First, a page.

Custer Died for Your Sins

by Vine Deloria Jr.

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Discussion Topic

Deloria's critique of anthropology in "Custer Died For Your Sins" and its impact on Native Nations compared to that of soldiers


In "Custer Died for Your Sins," Deloria critiques anthropology for its exploitative research practices that treat Native Americans as subjects rather than people. He argues that this has a detrimental impact on Native Nations, similar to the harm inflicted by soldiers, by perpetuating stereotypes and undermining Native sovereignty and cultural integrity.

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What problem with anthropology is highlighted in Deloria's quote on page 81 of Custer Died For Your Sins? What can anthropologists do that soldiers can't?

On page 81 of Custer Died For Your Sins, Deloria proclaims, “had the tribes been given a choice of fighting the cavalry or the anthropologists, there is little doubt as to who they would have chosen.”

It can be helpful to look at the context on this page. Just a few paragraphs down, Deloria writes:

Behind each successful man stands a woman and behind each policy and program with which Indians are plagued, if traced completely back to its origin, stands the anthropologist.

The implication is that, when corporations or governments enact policies that hurt Indigenous communities, they usually look to anthropologists for evidence to back them up. If one stopped reading here, one might conclude that the main problem with anthropologists is that, because they are non-Native and carry with them the biases of the colonizer, they tend to provide misleading data to governments. Better data would lead to better policy-making and better treatment of Indigenous communities.

Deloria, however, seems to have something even more complicated than this in mind. In the very next paragraph, he writes:

The fundamental thesis of the anthropologist is that people are objects for observation, people are then considered objects for experimentation, for manipulation, and for eventual extinction. The anthropologist thus furnishes the justification for treating Indian people like so many chessmen available for anyone to play with.

The problem with anthropolists is not just the content of what they produce. It is the form and the method that they use. One anthropologist might write a report that suggests that the best way for the government to solve a clear water shortage in an Indigenous community would be policy X. Another anthropologist might write another report that suggests that actually the best solution is policy Y. Deloria is not just saying that anthropologists, as outsiders to Native communities, are unlikely to know whether policy X or policy Y is better—though that is definitely true, too. The fact is that even the way that they have set up the debate between policy X and policy Y in the first place is flawed. The assumption built into this debate is that non-Natives, if only they have the right data, can decide what is best for Native communities. This assumption is fundamentally colonial. It is, moreover, a direct consequence of the practice of anthropology itself. Thus, it is not merely what anthropologists say that is fundamentally genocidal in character. It is the fact that the discipline of anthropology even exists in the first place!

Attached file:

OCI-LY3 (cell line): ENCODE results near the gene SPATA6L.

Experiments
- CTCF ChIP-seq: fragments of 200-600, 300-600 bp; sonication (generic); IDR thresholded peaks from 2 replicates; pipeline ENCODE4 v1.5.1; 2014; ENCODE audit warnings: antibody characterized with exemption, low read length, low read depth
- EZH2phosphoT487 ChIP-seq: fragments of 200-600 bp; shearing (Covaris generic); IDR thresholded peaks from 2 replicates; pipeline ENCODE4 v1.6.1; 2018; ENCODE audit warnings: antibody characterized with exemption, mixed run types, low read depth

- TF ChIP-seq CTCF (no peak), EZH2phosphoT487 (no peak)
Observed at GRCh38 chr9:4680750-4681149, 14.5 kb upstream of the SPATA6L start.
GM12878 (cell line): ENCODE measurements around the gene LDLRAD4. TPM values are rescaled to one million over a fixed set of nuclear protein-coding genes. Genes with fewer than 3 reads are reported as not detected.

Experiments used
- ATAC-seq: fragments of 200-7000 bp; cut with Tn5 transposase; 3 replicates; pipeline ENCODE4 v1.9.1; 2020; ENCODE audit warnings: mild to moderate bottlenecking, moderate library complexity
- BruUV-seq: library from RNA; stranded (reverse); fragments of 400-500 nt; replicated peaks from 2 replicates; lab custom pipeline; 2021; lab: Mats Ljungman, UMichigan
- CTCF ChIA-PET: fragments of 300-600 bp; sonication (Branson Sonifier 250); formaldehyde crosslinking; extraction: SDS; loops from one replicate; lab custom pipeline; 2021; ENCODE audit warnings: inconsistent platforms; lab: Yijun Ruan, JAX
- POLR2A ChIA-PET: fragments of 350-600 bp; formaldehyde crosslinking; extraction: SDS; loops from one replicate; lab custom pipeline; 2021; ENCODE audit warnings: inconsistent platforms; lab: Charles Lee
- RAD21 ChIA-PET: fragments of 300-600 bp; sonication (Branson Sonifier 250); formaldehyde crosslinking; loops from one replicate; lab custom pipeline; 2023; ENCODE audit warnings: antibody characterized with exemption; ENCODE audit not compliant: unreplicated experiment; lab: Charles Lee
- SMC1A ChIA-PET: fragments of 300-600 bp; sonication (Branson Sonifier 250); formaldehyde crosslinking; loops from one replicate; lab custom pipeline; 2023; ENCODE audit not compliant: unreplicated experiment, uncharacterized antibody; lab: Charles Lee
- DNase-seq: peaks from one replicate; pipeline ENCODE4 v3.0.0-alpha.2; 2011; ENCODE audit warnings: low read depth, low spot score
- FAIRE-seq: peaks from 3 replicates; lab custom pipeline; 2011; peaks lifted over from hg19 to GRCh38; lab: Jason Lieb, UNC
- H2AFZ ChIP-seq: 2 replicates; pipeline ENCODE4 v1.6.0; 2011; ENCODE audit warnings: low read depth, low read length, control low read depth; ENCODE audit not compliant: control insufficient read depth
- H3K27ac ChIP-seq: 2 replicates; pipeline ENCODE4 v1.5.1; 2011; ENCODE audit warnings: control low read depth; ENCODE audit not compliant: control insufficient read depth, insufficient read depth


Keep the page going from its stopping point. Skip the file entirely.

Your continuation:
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In Custer Died for Your Sins, why would Deloria suggest Native Nations would choose to fight soldiers over anthropologists?

In discussing anthropologists and other people who consider themselves “friends” of Native Americans, Vine Deloria, Jr. claims that good intentions have compounded the many problems that Native peoples face. He suggests that overt, violent conflict would be preferable to the war of words that is conducted by white sympathizers and experts who come into Native communities with a specific agenda.

In the past, missionaries dominated such efforts. More recently, anthropologists have been the primary representatives of social science investigations, which ostensibly uncover truths about Native peoples. They often base their research on flawed assumptions and try to prove their points rather than try to interact with Native people on an equal footing. The “useless knowledge” that they generate and the stereotypes that they perpetuate serve to uphold the status quo, which is based on a paternalist concepts of “helping” Native people through assimilation.

Deloria points out that anthropologists have been complicit in promoting government policies that challenge indigenous sovereignty. Applying these policies sometimes involves violating established treaty agreements or sidestepping the treaty provisions. The author is especially concerned that anthropologists and other social scientists failed to speak out against termination in the 1950s federal project of termination, which targeted indigenous sovereignty.

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